How to Know When to Replace Your Filter Cloths

If you’re in a business where part of your industrial process involves separating solids and liquids, you’re most likely familiar with the filter press.

Filter cloths are a necessary component of the filter press. They form the first contact point with the particulate matter in the unfiltered slurry. Once the first particles make contact with the fabric, however, the majority of the filtration is provided by the accumulation of captured particles themselves, which form a “cake” in the chamber.

M.W. Watermark Filter Cloths

The porosity of the filter cloth weave is critical to the filtration process. Understanding that it is the material’s permeability that allows for the filter press to function will go a long way towards understanding when (and why) you need to maintain or replace it.

Different filter cloths are made of different material, and both the type and weave of the sheet will determine how it performs. A monofilament fiber is an indivisible strand of usually synthetic material whereas a “spun” or multifilament textile consists of many strands twisted together, as with a length of rope.

Monofilament cloth is easier to clean because of its low particle retention, and a pressure washer set to no more than 1,000 psi and using a fan pattern can work well.

Spun fabric provides for a higher particle retention rate. However, the higher retention rate means that this fabric may be more prone to fouling.

There are also hybrids that are woven out of a blend of both fibers. Many operations prefer this combination as the best of both worlds.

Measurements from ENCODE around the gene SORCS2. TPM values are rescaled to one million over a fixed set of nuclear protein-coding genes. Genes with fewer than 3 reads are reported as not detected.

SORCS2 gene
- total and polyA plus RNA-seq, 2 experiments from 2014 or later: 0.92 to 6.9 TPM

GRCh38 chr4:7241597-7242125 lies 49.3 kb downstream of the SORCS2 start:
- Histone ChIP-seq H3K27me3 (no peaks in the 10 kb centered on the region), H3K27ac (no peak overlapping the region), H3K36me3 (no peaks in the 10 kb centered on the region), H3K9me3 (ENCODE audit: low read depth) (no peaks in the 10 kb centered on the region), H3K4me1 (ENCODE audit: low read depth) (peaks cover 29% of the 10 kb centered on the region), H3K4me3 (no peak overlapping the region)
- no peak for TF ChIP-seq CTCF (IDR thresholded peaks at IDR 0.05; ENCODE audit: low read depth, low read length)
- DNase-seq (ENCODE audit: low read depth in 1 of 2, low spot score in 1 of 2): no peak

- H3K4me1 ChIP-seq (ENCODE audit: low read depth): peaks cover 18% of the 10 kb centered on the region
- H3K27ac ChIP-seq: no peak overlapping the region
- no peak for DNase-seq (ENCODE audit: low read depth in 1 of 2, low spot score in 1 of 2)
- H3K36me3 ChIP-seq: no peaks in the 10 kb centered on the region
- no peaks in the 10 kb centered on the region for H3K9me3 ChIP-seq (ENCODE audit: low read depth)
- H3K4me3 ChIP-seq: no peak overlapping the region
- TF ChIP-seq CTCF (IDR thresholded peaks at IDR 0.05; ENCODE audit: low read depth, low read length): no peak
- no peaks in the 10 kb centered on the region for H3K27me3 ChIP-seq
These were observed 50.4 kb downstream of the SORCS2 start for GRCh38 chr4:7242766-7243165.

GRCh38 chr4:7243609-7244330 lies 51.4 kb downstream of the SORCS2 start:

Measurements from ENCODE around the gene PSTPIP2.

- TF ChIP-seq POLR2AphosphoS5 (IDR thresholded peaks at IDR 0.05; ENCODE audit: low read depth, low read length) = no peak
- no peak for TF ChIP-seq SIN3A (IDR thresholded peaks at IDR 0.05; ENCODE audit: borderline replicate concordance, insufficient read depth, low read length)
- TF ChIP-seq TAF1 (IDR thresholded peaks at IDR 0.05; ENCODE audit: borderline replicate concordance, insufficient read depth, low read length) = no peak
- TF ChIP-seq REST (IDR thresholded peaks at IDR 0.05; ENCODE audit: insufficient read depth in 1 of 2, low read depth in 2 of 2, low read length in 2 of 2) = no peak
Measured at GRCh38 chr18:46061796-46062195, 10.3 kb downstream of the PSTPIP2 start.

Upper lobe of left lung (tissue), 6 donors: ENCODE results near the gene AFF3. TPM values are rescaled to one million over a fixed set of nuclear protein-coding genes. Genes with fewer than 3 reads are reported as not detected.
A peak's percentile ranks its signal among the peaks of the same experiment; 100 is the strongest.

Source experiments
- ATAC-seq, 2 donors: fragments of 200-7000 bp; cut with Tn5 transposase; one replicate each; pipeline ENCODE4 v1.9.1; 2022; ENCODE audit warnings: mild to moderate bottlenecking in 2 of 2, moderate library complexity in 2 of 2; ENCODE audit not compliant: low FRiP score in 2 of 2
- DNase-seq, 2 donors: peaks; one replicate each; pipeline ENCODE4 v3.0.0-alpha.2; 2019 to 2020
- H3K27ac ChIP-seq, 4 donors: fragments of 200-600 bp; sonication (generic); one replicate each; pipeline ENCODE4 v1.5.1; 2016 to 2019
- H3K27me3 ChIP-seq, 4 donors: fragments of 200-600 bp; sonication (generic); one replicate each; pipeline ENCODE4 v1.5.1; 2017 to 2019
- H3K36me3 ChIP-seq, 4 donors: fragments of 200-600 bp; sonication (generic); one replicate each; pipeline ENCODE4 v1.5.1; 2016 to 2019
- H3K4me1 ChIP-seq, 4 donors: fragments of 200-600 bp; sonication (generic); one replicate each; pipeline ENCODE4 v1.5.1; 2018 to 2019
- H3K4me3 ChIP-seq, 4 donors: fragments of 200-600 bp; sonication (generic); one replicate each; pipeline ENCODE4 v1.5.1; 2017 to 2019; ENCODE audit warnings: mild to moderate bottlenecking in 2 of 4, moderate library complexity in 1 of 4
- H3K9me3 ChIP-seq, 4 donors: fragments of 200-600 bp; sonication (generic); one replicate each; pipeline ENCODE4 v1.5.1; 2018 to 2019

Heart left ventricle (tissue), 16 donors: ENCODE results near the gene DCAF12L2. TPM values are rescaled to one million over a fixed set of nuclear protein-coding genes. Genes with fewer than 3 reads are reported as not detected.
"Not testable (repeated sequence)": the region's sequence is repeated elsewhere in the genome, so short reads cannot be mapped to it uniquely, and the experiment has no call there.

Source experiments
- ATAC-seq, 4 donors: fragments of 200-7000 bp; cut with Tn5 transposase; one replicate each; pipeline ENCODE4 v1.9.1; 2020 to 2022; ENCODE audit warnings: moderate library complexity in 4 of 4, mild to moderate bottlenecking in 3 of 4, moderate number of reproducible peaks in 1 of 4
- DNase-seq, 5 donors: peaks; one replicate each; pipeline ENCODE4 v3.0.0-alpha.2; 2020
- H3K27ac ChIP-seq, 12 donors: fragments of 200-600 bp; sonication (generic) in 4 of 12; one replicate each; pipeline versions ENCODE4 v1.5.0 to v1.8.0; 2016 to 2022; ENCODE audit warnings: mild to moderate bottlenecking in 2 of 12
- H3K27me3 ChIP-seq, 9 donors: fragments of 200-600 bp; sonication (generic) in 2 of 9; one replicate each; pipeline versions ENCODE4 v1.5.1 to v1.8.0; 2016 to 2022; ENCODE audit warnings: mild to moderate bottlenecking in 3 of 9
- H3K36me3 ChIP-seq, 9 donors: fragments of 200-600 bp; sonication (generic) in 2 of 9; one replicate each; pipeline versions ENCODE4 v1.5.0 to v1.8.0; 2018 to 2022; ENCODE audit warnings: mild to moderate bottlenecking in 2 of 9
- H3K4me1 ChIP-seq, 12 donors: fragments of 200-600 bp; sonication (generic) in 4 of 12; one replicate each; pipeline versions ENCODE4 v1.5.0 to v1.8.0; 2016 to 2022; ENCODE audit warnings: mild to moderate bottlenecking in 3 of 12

M.W. Watermark - How to Know When to Replace Your Filter Cloths - A Solid Filter Cake Means Your Filter Press is Operating at Peak Efficiency
A Solid Cake Means Your Filter Press is Operating at Peak Efficiency

Filter cloths need replacement when your filter press is no longer forming a solid cake.

To know when your filter cloths need replacement, pay attention to your machine’s output. If you see low pressure despite cleaning, then it is likely that the permeability is too low. After many uses, the particles get lodged so deep in the fabric that neither cleaning nor even chemical washing is worth the time.

If you see impurities in the output and insufficient caking, then your fabric is likely too porous as a result of stretching or warping in the weave, and you should begin to look for a replacement. Remember, because you put these parts through the ringer, they’ll need replacing from time to time.

Visit the M.W. Watermark Filter Cloths webpage to learn more.

Contact a member of our Sales & Service team to discuss your filter cloths requirements.

About M.W. Watermark

M.W. Watermark wants to make a difference. We are passionate about the world’s water. We are innovative, focused on customer service and always try to exceed expectations. We are an environmentally conscious company with people who are energized, encouraged and inspired to make a difference in the water business, and as a result, make a positive difference to our planet by helping to keep our shared, finite water supply clean and usable for generations to come. We build amazing, custom water and wastewater treatment equipment. We also specialize in rebuilding used water treatment equipment. Together, we can make a difference.

Product names, logos, brands, and other trademarks featured or referred to within this document are property of their respective trademark holders. These trademark holders are not affiliated with M.W. Watermark in any way.

How to Know When to Replace Your Filter Cloths

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